Making the Switch from Employee to Entrepreneur
Becoming an Independent Consultant After Losing a Job
Mitch Paioff was laid off when the dot com bubble burst. He didn't waste any time in setting up his own consulting company, and he's now very active in helping others to build their own consulting practices.
Mitch Paioff runs works for himself as an independent consultant and is based in Littleton, Colorado.
He used to work for a software company.
We asked him to discuss his transition from employee to entrepreneur.
Mitch, thanks for joining us for this entrepreneur interview. So, what type of firm were you working at when you were let go?
I was working as an applications consultant for a small software company. I was fired because I complained about not getting a raise or a performance review after working there for a year-and-a-half. I left in May, 2001.
Tell us about the company you started. What is it and what do you do there?
I instantly became an independent computer consultant, and have been independent since 2001. I now make more money and have more time off than I ever could have as an employee of a corporation.
Earlier this year (2008), I began writing Getting Started as an Independent Computer Consultant, a 153-page book that I self-published.
In this book, I show technology professionals how to start, promote, and manage their own successful consulting businesses. Included with the book is a 75-minute DVD featuring me. I take the viewer on a personal journey through the do's and don'ts and what-to-lookout-for world of independent consulting. For more information on my book, go to: http://www.cti-seminars.com/seminars.html.
So, in addition to being an independent consultant, I am now an author and publisher.
Why did you decide to become an entrepreneur instead of simply looking for another job?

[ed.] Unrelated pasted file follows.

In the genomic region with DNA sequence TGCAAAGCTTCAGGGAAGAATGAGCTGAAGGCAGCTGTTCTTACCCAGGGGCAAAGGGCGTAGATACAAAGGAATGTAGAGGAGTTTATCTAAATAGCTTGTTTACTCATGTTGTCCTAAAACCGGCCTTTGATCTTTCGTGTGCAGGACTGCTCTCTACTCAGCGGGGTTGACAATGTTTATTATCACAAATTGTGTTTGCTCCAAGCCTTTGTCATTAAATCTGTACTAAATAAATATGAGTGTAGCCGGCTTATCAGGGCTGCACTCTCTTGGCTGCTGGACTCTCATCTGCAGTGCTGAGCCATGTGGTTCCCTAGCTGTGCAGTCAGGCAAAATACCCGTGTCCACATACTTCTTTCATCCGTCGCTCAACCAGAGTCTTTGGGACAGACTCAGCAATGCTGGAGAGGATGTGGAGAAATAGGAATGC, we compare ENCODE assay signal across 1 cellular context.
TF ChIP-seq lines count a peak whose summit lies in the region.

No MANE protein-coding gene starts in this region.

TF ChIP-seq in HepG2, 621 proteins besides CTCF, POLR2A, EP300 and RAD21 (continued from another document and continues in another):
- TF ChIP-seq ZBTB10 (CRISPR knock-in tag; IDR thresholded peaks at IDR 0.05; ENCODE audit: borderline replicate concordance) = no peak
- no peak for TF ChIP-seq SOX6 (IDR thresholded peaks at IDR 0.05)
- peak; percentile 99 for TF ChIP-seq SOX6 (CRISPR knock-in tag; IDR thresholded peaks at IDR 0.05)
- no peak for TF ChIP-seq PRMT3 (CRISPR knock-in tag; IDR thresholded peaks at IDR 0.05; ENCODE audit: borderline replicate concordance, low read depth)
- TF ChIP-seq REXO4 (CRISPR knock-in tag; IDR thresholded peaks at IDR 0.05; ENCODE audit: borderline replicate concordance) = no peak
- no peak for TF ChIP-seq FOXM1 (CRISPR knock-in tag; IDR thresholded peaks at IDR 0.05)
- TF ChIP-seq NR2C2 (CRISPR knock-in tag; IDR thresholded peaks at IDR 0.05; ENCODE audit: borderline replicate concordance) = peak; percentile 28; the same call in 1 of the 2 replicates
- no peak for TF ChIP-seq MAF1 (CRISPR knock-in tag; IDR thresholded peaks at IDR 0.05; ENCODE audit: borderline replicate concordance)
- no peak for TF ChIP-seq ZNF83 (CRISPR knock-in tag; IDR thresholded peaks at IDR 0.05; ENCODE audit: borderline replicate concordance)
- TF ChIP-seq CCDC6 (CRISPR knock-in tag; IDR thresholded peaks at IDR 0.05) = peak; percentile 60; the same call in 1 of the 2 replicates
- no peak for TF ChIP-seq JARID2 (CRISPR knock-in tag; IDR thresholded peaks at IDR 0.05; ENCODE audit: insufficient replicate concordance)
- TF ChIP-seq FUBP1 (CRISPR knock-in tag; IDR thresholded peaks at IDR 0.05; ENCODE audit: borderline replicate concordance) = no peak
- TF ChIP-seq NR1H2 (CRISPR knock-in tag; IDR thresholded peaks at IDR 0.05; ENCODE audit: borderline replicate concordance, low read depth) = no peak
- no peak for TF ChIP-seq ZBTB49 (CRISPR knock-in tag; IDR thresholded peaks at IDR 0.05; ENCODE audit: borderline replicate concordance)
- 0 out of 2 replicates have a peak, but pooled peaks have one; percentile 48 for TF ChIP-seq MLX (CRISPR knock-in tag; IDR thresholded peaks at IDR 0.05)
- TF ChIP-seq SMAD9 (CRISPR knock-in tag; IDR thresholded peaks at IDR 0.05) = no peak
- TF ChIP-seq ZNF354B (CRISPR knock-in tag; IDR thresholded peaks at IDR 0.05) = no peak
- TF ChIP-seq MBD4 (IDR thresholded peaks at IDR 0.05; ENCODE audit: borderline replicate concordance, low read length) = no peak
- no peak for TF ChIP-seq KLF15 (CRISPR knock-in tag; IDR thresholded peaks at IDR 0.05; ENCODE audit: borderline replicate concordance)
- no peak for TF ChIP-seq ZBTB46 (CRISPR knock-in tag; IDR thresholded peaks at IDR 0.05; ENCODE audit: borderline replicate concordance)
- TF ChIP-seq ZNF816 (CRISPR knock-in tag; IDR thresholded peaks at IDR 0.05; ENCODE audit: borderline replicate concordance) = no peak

Back in 2001, there were no technology jobs. That was right after the "tech bubble" burst. Besides, I was 49 years old.
Did you buy the business or start your business from scratch?
I started both businesses from scratch. That is what worked for me. I have never bought a business, but I did sell a part-time income practice back in 1996.
How did you decide what kind of business to go into?
I was already a consultant, and I knew I could make it on my own (and do a better job). As far as publishing, that was the third book I had written and self-published.
Owning a business is very different from working as an employee. What are some of the biggest differences you've noticed?
Differences? More money and more time off now. And the prestige of being a published author. I don't miss being an employee of somebody else's company.
What advice would you give to somebody who is leaving the life of working for a company to go out on their own?
Buy my book.
Anything else you'd care to share with us regarding the transition from being laid off to starting a business?
It's not for everybody. A lot of the consultants that I have mentored over the years have gone back to being employees.
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